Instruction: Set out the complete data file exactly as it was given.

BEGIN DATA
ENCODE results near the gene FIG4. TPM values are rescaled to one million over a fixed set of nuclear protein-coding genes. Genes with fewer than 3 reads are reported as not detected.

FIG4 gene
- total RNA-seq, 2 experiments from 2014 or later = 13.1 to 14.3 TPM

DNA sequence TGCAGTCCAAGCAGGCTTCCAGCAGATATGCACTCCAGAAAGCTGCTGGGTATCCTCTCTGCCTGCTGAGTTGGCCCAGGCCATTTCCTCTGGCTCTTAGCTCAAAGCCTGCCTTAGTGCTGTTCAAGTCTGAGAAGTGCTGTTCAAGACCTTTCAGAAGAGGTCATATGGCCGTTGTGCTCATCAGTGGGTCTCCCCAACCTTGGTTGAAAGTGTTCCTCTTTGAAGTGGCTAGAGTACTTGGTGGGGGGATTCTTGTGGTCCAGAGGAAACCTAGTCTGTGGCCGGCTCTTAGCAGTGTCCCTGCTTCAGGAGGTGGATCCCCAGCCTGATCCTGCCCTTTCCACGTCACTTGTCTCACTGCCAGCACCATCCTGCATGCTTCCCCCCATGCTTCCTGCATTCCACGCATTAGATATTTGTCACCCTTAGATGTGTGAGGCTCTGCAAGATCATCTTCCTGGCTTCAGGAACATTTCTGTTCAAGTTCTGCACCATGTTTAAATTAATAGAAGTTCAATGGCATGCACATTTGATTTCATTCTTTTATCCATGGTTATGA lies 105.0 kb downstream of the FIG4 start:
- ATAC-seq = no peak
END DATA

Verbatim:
ENCODE results near the gene FIG4. TPM values are rescaled to one million over a fixed set of nuclear protein-coding genes. Genes with fewer than 3 reads are reported as not detected.

FIG4 gene
- total RNA-seq, 2 experiments from 2014 or later = 13.1 to 14.3 TPM

DNA sequence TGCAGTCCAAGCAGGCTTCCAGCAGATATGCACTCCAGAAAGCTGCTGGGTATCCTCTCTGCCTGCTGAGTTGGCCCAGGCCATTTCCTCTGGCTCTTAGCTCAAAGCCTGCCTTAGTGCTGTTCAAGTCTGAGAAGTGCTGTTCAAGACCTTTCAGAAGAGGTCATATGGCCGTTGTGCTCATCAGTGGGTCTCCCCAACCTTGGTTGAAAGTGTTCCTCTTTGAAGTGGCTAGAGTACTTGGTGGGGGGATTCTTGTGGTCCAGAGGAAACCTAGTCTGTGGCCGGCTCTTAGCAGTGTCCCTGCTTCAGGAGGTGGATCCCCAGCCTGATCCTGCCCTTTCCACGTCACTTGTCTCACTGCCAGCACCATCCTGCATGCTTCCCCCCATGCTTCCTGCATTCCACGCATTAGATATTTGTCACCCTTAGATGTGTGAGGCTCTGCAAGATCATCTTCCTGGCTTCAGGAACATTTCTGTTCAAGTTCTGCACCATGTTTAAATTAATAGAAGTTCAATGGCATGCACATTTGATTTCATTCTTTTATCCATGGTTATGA lies 105.0 kb downstream of the FIG4 start:
- ATAC-seq = no peak